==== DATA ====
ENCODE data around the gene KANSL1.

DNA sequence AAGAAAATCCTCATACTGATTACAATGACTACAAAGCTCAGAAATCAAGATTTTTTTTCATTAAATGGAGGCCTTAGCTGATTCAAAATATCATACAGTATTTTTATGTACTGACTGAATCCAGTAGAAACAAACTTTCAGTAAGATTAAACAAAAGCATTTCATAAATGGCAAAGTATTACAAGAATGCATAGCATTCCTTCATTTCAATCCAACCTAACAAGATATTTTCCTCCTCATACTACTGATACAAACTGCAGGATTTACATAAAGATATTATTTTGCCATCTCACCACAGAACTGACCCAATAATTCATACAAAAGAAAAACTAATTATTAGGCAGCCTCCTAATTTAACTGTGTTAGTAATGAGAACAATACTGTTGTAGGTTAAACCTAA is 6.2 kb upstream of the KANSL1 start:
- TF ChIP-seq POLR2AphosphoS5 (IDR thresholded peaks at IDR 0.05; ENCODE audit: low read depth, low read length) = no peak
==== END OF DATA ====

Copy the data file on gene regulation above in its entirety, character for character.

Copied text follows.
ENCODE data around the gene KANSL1.

DNA sequence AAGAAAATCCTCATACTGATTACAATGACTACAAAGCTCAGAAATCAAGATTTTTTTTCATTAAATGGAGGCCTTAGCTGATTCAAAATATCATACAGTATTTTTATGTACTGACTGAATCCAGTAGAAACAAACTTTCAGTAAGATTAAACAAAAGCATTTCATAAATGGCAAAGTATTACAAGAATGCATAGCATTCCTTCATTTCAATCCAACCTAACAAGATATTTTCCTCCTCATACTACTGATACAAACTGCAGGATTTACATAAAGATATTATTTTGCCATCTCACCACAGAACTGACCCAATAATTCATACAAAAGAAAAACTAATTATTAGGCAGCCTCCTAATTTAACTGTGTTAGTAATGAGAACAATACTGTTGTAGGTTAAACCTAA is 6.2 kb upstream of the KANSL1 start:
- TF ChIP-seq POLR2AphosphoS5 (IDR thresholded peaks at IDR 0.05; ENCODE audit: low read depth, low read length) = no peak